El Sargento is a little known railway junction. But it ought to be a famous spot among railfans. Not because it is the origin of the 30km (18.6 miles) branch to Cuajone, but because this branch is almost entirely a tunnel. Out of the 30km, 27km (16.8 miles) are made of a series of 5 tunnels. From Sargento, they are:
- Tunnel 5 = 2316 m / 7598 ft
- Tunnel 4 = 14724 m / 48307 ft
- Tunnel 3 = 984 m / 3228 ft
- Tunnel 2 = 5384 m / 17664 ft
- Tunnel 1 = 3596 m / 11798 ft
Yes, one of these tunnels is 14.7 km (9.15 miles) long!
It is generally thought that the Mount Macdonald tunnel in British Columbia on the Canadian Pacific main line is the longest railway tunnel in the Americas. Built between 1984 and 1988 it is slightly shorter than the Tunnel 4 of the Sargento – Cuajone tunnels that had been opened to railroad traffic in November of 1975, i.e. 13 years before the Canadian tunnel. Despite that, perhaps because of lack of publicity about the Cuajone line, it is still claimed that Mount Macdonald tunnel “is the longest railway tunnel in the western hemisphere” (See the Canadian Railway Hall of Fame web site).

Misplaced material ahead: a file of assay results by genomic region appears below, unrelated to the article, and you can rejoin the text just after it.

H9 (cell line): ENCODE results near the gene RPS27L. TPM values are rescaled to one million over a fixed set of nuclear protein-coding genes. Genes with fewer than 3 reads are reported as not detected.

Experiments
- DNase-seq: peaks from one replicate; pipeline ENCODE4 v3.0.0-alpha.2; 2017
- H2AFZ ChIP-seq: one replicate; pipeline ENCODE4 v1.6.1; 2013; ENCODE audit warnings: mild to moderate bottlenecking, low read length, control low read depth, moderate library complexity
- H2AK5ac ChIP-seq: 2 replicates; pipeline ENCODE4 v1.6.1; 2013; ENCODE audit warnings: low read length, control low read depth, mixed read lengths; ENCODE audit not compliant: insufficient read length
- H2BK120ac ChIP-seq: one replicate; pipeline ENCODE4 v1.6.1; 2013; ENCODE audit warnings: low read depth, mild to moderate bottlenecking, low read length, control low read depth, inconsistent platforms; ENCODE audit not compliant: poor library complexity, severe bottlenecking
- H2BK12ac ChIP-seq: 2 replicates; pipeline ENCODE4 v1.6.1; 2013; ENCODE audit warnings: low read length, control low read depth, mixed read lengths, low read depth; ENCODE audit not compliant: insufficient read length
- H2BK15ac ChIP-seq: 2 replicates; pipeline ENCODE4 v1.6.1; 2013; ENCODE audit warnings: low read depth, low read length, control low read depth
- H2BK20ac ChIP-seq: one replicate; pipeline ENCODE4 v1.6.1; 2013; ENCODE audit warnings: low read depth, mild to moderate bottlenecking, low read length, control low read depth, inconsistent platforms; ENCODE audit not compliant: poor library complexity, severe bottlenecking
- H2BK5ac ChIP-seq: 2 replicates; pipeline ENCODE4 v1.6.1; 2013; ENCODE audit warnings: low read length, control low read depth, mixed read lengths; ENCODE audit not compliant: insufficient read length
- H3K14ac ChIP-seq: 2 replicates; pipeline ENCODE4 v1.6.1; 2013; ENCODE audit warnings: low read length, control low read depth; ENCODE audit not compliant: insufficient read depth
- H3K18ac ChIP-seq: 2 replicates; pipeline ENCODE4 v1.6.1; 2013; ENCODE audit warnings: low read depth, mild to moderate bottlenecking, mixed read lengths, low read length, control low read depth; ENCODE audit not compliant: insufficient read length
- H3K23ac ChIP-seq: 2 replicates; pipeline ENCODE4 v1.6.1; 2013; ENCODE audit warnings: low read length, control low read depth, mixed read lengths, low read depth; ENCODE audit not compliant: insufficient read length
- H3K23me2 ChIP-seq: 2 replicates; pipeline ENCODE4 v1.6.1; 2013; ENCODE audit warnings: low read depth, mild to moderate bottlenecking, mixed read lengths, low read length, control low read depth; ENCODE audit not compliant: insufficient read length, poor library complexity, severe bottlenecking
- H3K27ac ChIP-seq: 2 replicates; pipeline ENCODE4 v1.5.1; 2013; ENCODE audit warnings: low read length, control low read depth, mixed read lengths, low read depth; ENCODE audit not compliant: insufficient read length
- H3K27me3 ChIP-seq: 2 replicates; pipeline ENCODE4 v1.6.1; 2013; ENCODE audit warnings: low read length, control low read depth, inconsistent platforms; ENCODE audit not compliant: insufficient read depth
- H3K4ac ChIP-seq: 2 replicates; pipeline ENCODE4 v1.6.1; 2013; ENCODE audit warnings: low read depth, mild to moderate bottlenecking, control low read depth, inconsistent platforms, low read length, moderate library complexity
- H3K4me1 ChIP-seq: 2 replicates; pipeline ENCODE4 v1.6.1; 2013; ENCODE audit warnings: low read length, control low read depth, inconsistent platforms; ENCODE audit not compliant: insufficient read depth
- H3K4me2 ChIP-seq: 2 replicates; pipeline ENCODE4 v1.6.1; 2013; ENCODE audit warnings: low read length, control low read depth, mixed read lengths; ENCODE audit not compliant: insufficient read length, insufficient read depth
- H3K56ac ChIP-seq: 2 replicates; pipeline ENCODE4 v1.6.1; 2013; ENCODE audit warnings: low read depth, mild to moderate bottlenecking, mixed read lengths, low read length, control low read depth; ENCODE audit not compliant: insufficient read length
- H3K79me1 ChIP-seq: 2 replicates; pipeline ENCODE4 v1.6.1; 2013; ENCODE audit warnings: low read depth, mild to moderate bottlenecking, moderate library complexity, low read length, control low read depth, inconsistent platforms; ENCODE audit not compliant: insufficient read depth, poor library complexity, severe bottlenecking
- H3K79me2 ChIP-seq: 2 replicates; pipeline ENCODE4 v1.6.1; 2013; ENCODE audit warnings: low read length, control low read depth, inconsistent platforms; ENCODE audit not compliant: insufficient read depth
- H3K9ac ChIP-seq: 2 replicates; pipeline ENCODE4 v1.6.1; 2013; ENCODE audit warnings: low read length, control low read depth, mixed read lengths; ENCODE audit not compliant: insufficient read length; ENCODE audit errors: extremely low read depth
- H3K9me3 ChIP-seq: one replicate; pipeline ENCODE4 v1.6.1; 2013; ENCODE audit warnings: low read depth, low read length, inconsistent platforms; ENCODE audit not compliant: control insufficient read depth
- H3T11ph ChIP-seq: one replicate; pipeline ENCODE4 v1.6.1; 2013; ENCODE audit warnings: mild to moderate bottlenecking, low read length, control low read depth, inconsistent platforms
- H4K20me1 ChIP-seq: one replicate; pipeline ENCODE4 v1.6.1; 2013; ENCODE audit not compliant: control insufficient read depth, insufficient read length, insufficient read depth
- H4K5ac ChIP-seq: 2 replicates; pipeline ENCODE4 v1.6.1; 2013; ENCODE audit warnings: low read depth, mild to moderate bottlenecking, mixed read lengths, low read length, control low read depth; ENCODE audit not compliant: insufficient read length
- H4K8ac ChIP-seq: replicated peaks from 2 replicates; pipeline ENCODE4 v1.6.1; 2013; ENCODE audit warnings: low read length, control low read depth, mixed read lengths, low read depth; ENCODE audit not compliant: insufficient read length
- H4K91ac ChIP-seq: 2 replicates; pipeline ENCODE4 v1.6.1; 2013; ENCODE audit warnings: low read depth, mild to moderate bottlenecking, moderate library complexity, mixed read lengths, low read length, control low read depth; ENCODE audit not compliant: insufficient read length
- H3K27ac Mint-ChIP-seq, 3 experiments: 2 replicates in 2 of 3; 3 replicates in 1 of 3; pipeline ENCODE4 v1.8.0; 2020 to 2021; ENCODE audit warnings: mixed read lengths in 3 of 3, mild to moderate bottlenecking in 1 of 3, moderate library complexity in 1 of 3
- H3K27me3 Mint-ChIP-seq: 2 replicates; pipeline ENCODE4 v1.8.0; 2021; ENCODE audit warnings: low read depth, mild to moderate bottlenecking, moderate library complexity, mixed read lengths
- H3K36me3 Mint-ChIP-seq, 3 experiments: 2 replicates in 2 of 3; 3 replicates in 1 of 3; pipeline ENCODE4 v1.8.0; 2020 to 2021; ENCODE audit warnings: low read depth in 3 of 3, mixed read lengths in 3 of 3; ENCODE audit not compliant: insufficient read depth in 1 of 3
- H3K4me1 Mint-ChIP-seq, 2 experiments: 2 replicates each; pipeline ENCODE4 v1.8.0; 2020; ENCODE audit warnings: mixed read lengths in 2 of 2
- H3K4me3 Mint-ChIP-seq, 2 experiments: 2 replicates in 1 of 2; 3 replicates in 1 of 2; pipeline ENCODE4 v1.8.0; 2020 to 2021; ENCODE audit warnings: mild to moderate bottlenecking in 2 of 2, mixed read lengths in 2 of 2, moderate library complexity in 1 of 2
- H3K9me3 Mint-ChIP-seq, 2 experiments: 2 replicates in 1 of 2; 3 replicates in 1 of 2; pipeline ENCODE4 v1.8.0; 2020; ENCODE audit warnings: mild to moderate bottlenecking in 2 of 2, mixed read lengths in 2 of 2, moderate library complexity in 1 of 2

El Sargento is inaccessible unless you get there by travelling on the track. As regards the tunnels, they are totally off limits. But I was lucky enough to visit the tunnels and I will share with you some of the exceptional pictures that Raul Merino – manager of the SPCC railroad - and his team facilitated. I warmly thank them for their outstanding support! On this picture, you see the U-boat #41 getting ready to enter the tunnel backwards with a short train for a photo session. This engine has the same age as the tunnels (11/1975).